Environment

Carbon reservoirs in the ocean floor may have ended the last ice age – and could bubble up again

Carbon reservoirs in the ocean...
Researchers have found that deep sea gas reservoirs could be a huge source of carbon dioxide emissions that we aren't yet accounting for in climate change models
Researchers have found that deep sea gas reservoirs could be a huge source of carbon dioxide emissions that we aren't yet accounting for in climate change models
View 1 Image
Researchers have found that deep sea gas reservoirs could be a huge source of carbon dioxide emissions that we aren't yet accounting for in climate change models
1/1
Researchers have found that deep sea gas reservoirs could be a huge source of carbon dioxide emissions that we aren't yet accounting for in climate change models

Current climate models say we're on track for some pretty drastic changes if we don't reduce our carbon footprint. But a new study has found a huge potential source of carbon emissions that are so far not accounted for in climate models: reservoirs of gases trapped at the seafloor, which could be released as the oceans warm up. And it's happened before, with the team suggesting that these gases belched up from the deep thousands of years ago and put an end to the last ice age.

Towards the end of the Pleistocene period, atmospheric greenhouse gas levels shot through the roof, putting an end to the last ice age. But where did all those gases come from? It's long been thought that the ocean's regular carbon cycle might have been responsible, but according to more recent calculations, that process is too slow to account for the sudden uptick.

The next idea was that seafloor reservoirs of carbon dioxide could have been the culprit. These reservoirs tend to build up around hydrothermal vents, where carbon dioxide and methane is released by volcanic activity underground. The gases mix with water and other materials to form a slurry, which hardens into a cap. There they can sit idle for thousands of years, until something comes along and disturbs them.

One such trigger seems to be warming waters – essentially, as the ocean captures more heat from the atmosphere, those caps melt and release the large stores of carbon dioxide. The gases in turn bubble up to the surface and escape into the atmosphere, exacerbating the greenhouse effect.

The new study found evidence that this is may have been what happened at the end of the last ice age. Researchers from the University of Southern California, Australian National University and Lund University examined a region known as the Eastern Equatorial Pacific (EEP). This area is a hotspot for carbon being released from the ocean into the atmosphere.

Studying ancient marine sediments, the researchers found that hydrothermal materials seemed to be deposited in higher amounts around the end of the last ice age. In particular, there was about four times more zinc in the shells of microscopic sea creatures from the time, indicating hydrothermal activity.

The ages of these marine microorganisms were correlated with data on variations in the atmospheric carbon dioxide levels, and the link was clear: the EEP released large amounts of carbon just before the end of the ice age, contributing to increases in the surface temperature.

But the most worrying thing about the study is that the oceans are currently warming again, and our climate models don't account for extra CO2 held in these reservoirs. If it were to be released, the outcomes could be much worse than we had planned for.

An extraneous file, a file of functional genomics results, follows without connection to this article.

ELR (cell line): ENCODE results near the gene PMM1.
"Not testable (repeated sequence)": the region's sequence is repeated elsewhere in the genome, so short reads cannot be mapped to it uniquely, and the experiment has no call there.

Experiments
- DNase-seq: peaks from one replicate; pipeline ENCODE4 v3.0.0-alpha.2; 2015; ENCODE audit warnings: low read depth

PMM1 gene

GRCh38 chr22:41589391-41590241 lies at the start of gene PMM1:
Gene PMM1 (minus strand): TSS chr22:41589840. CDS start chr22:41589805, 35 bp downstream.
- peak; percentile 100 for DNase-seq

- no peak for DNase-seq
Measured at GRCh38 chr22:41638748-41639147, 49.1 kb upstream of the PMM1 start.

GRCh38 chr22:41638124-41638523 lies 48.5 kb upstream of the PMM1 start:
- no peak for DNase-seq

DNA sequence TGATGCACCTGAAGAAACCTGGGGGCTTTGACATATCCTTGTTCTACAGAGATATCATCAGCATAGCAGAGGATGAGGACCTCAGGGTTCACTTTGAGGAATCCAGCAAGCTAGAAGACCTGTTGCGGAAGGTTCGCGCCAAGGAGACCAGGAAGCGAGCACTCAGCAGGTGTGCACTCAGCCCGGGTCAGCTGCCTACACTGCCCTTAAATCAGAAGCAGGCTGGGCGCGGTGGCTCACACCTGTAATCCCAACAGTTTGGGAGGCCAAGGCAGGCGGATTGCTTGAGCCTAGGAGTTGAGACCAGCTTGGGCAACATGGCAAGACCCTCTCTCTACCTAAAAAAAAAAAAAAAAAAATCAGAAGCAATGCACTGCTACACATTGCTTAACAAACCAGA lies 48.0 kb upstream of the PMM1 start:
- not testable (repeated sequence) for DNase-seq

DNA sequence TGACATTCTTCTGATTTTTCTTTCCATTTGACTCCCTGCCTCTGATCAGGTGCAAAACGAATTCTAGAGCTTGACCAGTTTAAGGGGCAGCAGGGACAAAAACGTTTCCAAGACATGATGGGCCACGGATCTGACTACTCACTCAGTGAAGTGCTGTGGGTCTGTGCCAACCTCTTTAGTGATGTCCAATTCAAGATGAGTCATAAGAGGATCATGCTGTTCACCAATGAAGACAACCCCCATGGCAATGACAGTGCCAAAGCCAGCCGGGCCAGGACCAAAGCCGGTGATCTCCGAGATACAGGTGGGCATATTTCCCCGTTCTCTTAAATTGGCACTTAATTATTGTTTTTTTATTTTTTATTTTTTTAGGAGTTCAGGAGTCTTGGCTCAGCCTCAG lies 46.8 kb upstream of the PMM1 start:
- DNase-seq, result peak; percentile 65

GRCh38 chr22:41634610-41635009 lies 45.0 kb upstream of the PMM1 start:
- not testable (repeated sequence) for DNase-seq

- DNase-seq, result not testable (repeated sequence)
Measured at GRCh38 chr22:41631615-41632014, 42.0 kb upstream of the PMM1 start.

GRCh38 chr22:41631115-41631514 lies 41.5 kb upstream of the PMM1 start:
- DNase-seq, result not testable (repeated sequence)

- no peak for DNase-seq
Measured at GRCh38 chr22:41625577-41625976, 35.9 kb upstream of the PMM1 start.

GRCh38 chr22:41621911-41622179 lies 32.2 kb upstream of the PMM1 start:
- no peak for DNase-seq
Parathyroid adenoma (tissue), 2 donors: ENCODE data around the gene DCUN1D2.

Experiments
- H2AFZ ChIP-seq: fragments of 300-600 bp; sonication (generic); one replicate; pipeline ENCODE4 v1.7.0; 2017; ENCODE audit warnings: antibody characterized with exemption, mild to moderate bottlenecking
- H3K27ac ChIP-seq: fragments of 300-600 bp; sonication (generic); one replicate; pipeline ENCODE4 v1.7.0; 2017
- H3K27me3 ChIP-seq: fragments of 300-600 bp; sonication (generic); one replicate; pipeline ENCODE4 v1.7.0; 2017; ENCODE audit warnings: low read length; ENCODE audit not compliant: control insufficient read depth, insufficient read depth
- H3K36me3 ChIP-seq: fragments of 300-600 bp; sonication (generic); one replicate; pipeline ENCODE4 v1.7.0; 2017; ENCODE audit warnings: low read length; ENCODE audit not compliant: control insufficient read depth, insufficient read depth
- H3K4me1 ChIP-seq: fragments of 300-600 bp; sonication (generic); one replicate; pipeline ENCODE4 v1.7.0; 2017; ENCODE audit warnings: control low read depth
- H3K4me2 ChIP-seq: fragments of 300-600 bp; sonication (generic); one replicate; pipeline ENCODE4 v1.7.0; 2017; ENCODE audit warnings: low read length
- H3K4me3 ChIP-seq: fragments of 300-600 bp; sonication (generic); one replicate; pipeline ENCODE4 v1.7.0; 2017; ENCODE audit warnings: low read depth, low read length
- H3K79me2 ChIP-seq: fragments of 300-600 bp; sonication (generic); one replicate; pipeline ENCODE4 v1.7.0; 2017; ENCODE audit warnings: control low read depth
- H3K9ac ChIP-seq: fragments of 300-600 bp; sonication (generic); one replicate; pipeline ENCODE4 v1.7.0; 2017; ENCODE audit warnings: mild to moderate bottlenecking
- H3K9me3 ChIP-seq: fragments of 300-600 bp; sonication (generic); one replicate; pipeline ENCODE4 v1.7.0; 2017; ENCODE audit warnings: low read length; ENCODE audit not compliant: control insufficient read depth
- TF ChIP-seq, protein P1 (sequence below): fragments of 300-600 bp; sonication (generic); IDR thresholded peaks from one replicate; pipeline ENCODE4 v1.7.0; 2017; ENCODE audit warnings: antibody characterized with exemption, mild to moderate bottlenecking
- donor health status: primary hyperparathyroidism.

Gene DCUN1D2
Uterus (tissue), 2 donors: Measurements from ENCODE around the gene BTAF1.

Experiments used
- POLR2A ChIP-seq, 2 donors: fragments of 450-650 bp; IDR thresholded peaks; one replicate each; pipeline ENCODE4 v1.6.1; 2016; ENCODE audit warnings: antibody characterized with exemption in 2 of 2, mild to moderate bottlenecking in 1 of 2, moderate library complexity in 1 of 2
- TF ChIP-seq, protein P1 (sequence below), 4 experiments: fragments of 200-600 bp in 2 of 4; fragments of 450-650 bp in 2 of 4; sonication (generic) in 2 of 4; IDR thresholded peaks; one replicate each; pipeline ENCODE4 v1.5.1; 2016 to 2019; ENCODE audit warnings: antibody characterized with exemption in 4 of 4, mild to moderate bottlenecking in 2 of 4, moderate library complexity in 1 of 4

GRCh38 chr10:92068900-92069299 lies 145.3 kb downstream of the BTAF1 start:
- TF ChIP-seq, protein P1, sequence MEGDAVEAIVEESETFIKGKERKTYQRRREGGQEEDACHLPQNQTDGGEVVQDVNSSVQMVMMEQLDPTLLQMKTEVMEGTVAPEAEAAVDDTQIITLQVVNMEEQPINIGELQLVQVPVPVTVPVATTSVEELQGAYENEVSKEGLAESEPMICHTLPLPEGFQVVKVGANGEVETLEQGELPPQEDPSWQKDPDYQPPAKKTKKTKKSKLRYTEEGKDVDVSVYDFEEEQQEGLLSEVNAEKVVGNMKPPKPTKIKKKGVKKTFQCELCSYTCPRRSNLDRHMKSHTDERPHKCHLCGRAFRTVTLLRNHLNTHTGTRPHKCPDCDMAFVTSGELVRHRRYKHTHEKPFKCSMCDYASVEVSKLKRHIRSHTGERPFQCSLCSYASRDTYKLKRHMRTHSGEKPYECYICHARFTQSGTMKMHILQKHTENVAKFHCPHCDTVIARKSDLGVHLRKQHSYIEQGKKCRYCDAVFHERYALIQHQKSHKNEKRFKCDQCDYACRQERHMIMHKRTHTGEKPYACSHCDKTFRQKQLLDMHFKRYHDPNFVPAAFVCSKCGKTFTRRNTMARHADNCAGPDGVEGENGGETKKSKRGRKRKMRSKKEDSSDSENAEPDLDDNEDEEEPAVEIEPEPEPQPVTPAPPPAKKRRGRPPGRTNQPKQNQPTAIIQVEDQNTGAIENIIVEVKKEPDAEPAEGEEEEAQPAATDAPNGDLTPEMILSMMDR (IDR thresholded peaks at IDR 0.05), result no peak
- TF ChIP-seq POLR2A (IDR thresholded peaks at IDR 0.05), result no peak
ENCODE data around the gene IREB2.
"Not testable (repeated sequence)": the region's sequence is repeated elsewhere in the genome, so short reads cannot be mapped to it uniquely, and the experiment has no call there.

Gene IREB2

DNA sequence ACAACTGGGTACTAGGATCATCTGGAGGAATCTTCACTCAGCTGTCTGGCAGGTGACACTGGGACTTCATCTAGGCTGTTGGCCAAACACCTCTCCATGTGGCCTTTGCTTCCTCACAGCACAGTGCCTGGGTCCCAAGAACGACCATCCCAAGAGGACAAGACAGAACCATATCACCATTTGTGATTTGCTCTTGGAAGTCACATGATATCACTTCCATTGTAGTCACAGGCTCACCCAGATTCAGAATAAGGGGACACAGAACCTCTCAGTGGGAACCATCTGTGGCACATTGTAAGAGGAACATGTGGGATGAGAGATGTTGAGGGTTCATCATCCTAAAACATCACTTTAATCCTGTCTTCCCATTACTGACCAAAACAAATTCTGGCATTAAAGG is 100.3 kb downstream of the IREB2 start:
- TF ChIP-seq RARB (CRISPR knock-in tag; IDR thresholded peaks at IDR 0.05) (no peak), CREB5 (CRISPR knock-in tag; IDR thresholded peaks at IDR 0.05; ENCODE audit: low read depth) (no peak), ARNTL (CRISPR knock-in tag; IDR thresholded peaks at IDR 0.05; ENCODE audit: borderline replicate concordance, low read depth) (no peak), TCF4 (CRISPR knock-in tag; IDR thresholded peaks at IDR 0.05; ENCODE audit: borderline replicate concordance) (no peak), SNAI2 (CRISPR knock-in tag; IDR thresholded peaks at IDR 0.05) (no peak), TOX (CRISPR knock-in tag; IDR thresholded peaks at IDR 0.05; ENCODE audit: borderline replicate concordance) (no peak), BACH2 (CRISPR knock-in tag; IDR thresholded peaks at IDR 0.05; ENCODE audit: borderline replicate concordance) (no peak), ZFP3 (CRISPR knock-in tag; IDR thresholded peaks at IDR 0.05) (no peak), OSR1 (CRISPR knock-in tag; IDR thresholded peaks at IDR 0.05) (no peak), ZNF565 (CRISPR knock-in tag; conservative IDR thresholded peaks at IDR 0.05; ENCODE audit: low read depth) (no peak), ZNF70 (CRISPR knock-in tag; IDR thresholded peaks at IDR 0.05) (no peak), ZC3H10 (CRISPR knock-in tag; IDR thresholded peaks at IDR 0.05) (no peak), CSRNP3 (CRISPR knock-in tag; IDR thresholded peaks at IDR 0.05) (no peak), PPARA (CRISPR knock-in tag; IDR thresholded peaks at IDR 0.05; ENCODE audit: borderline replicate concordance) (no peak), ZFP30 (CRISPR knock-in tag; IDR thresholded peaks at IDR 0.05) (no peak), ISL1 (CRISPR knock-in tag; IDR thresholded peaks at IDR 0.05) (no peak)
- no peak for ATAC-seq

"We're using the past as a way to anticipate the future," says Lowell Stott, lead author of the study. "We know there are vast reservoirs of carbon gas at the bottom of the oceans. We know when they were disrupted during the Pleistocene it warmed the planet. We have to know if these carbon reservoirs could be destabilized again. It's a wild card for which we need to account."

The researchers say that much more study is needed to determine the level of the threat. Since so much of the ocean floor remains unexplored, we don't yet know how much carbon dioxide is held in these reservoirs. The oceans also don't warm in a uniform way, so we don't know which reservoirs are most vulnerable.

"This study shows that we've been missing a critical component of the marine carbon budget," says Stott. "It shows these geologic reservoirs can release large amounts of carbon from the oceans. Our paper makes the case that this process has happened before and it could happen again."

The research was published in the journal Environmental Research Letters.

Source: University of Southern California

11 comments
Fritz
The temperature will not change fast on sea floor. I guess there will be another mechanism: Shock desorbtion. Similar the same way you open spices jars - hit it hard by hand from the bottom and gases desorb from vinegar, oil, sugar water, rising the pressure inside and the jar end can be twisted easily.
Rusty Harris
LOL, they aren't accounting for...YET! And you can bet when they do, they will blame it on the oil/gas industry because of off shore drilling causing it to be released, and, considering the morons that have no education, but believe everything their teachers & professors tell them, they will believe it!
Douglas Bennett Rogers
95% of the greenhouse effect on the Earth is from water vapor. 80% of the AGW is from water vapor. Noncondensibles will leverage this but that is all. Hydrothermal vents are at boiling or hotter. It is hard to believe that much gas would be trapped.
DreadUK
The concept is predicated on the assumption that atmospheric CO2 is somehow heating up the planet. To date, there has not been one single empirical scientific study, accepted by the scientific community, which demonstrates atmospheric CO2 heats the planet up. That's not one study, ever! The next time you read an MSM article/blog posting/scientific paper etc. have that fact planted at the forefront of your mind. Climate change will seem a whole lot less threatening.
Grunchy